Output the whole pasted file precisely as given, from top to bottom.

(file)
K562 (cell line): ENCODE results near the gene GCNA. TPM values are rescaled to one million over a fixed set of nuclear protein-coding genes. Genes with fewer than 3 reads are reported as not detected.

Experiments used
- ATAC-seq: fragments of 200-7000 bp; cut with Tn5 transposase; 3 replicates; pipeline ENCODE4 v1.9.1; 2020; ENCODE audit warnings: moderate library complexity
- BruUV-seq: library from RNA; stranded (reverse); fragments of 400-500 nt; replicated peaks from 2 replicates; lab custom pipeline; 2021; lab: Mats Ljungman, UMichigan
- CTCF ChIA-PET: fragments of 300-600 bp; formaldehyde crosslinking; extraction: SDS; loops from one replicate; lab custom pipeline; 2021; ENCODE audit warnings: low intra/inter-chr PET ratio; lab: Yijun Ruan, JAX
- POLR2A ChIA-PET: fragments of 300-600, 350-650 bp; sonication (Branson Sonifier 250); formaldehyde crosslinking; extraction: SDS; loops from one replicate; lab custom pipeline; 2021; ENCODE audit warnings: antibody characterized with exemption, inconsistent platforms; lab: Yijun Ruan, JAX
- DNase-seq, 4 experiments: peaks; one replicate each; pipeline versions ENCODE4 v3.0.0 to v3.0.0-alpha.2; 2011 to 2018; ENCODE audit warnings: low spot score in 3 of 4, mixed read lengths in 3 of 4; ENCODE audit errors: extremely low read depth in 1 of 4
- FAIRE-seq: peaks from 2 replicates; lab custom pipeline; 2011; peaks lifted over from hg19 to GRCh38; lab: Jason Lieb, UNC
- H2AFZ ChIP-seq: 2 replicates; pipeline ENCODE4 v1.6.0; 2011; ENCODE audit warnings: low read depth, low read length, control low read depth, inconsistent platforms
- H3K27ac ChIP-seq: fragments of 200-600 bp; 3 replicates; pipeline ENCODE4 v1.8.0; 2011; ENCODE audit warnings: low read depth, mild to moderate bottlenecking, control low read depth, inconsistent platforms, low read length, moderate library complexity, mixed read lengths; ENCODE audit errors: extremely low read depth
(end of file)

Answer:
K562 (cell line): ENCODE results near the gene GCNA. TPM values are rescaled to one million over a fixed set of nuclear protein-coding genes. Genes with fewer than 3 reads are reported as not detected.

Experiments used
- ATAC-seq: fragments of 200-7000 bp; cut with Tn5 transposase; 3 replicates; pipeline ENCODE4 v1.9.1; 2020; ENCODE audit warnings: moderate library complexity
- BruUV-seq: library from RNA; stranded (reverse); fragments of 400-500 nt; replicated peaks from 2 replicates; lab custom pipeline; 2021; lab: Mats Ljungman, UMichigan
- CTCF ChIA-PET: fragments of 300-600 bp; formaldehyde crosslinking; extraction: SDS; loops from one replicate; lab custom pipeline; 2021; ENCODE audit warnings: low intra/inter-chr PET ratio; lab: Yijun Ruan, JAX
- POLR2A ChIA-PET: fragments of 300-600, 350-650 bp; sonication (Branson Sonifier 250); formaldehyde crosslinking; extraction: SDS; loops from one replicate; lab custom pipeline; 2021; ENCODE audit warnings: antibody characterized with exemption, inconsistent platforms; lab: Yijun Ruan, JAX
- DNase-seq, 4 experiments: peaks; one replicate each; pipeline versions ENCODE4 v3.0.0 to v3.0.0-alpha.2; 2011 to 2018; ENCODE audit warnings: low spot score in 3 of 4, mixed read lengths in 3 of 4; ENCODE audit errors: extremely low read depth in 1 of 4
- FAIRE-seq: peaks from 2 replicates; lab custom pipeline; 2011; peaks lifted over from hg19 to GRCh38; lab: Jason Lieb, UNC
- H2AFZ ChIP-seq: 2 replicates; pipeline ENCODE4 v1.6.0; 2011; ENCODE audit warnings: low read depth, low read length, control low read depth, inconsistent platforms
- H3K27ac ChIP-seq: fragments of 200-600 bp; 3 replicates; pipeline ENCODE4 v1.8.0; 2011; ENCODE audit warnings: low read depth, mild to moderate bottlenecking, control low read depth, inconsistent platforms, low read length, moderate library complexity, mixed read lengths; ENCODE audit errors: extremely low read depth